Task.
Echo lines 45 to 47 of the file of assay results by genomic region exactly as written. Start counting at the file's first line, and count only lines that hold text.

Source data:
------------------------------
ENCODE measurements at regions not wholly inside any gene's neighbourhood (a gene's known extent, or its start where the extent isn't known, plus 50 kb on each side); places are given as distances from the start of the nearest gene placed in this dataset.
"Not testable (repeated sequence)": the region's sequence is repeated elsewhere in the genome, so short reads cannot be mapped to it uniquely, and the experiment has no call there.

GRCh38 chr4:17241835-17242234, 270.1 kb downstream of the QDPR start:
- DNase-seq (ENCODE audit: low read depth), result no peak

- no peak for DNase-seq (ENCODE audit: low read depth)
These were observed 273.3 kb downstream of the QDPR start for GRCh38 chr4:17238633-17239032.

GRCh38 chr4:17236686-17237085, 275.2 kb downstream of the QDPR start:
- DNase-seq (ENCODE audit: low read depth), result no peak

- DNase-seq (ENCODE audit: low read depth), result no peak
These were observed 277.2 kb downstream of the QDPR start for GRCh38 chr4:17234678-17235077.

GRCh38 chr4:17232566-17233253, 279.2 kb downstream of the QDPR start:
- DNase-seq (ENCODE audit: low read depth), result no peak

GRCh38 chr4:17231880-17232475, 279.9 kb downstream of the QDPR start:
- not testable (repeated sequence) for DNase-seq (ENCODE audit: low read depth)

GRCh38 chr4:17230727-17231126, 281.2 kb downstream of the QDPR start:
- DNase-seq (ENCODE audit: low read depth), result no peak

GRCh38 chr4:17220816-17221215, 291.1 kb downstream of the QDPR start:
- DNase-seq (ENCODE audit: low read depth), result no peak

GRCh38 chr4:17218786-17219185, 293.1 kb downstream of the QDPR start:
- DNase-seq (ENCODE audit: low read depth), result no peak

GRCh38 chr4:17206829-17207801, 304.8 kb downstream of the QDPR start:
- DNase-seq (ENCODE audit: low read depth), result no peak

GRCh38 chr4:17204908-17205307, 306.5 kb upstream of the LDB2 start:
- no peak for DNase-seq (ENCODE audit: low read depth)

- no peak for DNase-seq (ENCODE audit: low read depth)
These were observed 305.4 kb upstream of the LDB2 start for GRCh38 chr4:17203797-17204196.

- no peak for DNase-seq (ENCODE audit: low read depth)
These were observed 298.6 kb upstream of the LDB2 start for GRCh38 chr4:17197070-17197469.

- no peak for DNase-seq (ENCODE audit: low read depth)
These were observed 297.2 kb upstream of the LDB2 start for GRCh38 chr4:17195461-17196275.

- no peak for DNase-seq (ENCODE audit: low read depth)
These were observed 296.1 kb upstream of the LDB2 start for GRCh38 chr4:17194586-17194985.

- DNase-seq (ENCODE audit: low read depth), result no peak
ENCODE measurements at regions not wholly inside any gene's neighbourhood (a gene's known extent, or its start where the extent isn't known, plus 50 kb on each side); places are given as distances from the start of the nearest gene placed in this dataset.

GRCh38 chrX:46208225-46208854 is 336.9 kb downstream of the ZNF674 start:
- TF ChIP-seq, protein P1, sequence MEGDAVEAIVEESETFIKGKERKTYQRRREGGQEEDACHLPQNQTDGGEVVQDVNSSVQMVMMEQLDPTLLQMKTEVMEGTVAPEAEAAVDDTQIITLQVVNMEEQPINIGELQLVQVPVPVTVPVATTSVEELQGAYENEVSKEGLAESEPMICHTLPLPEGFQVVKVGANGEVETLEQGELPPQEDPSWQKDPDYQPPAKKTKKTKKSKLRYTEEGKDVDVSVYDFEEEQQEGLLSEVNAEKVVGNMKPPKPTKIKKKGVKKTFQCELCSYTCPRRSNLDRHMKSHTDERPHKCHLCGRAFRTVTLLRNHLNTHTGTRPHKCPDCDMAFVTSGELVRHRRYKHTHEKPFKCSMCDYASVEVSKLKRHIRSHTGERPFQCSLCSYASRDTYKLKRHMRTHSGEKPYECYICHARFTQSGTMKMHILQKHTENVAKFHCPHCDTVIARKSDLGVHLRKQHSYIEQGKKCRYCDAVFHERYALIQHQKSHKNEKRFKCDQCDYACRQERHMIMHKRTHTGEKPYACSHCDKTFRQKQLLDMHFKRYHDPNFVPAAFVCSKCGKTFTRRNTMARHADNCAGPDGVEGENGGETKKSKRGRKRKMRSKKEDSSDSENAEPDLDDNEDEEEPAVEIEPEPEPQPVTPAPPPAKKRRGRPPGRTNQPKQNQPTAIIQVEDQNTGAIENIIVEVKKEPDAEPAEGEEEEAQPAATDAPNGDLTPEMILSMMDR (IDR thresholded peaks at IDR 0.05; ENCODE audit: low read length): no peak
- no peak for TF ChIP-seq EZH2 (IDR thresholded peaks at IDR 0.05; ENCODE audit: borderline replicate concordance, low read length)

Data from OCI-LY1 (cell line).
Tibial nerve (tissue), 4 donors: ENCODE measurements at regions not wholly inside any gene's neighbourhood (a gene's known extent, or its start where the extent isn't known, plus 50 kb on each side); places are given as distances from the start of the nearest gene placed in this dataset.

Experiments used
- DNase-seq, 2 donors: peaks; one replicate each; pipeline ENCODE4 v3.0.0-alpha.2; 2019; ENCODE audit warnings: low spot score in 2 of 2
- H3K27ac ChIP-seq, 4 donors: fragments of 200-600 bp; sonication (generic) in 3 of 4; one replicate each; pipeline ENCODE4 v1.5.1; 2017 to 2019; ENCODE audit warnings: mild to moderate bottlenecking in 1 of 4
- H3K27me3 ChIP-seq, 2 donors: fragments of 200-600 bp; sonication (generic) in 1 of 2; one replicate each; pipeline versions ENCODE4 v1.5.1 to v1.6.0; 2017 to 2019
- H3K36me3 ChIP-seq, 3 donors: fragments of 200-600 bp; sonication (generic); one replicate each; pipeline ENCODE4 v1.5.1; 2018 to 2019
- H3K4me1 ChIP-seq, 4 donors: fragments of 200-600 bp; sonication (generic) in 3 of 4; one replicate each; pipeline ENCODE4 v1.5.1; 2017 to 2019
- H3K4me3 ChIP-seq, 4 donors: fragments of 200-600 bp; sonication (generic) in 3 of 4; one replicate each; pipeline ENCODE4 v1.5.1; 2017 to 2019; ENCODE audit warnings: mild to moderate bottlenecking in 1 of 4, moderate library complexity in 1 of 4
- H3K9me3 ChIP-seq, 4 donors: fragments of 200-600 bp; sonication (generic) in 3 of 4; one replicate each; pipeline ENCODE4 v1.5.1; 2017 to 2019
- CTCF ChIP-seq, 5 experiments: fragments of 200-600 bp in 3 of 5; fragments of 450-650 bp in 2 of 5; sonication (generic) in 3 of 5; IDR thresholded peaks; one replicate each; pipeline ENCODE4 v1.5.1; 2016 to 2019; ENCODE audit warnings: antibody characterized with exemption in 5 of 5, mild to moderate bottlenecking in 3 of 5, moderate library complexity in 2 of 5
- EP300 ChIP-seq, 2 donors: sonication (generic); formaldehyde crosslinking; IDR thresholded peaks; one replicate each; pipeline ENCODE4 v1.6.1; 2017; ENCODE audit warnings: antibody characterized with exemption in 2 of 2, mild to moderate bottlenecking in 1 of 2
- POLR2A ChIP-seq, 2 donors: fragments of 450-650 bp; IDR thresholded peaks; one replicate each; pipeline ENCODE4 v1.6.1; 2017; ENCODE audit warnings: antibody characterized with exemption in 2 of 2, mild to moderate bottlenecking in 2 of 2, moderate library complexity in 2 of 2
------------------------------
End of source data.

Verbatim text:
- H3K4me1 ChIP-seq, 4 donors: fragments of 200-600 bp; sonication (generic) in 3 of 4; one replicate each; pipeline ENCODE4 v1.5.1; 2017 to 2019
- H3K4me3 ChIP-seq, 4 donors: fragments of 200-600 bp; sonication (generic) in 3 of 4; one replicate each; pipeline ENCODE4 v1.5.1; 2017 to 2019; ENCODE audit warnings: mild to moderate bottlenecking in 1 of 4, moderate library complexity in 1 of 4
- H3K9me3 ChIP-seq, 4 donors: fragments of 200-600 bp; sonication (generic) in 3 of 4; one replicate each; pipeline ENCODE4 v1.5.1; 2017 to 2019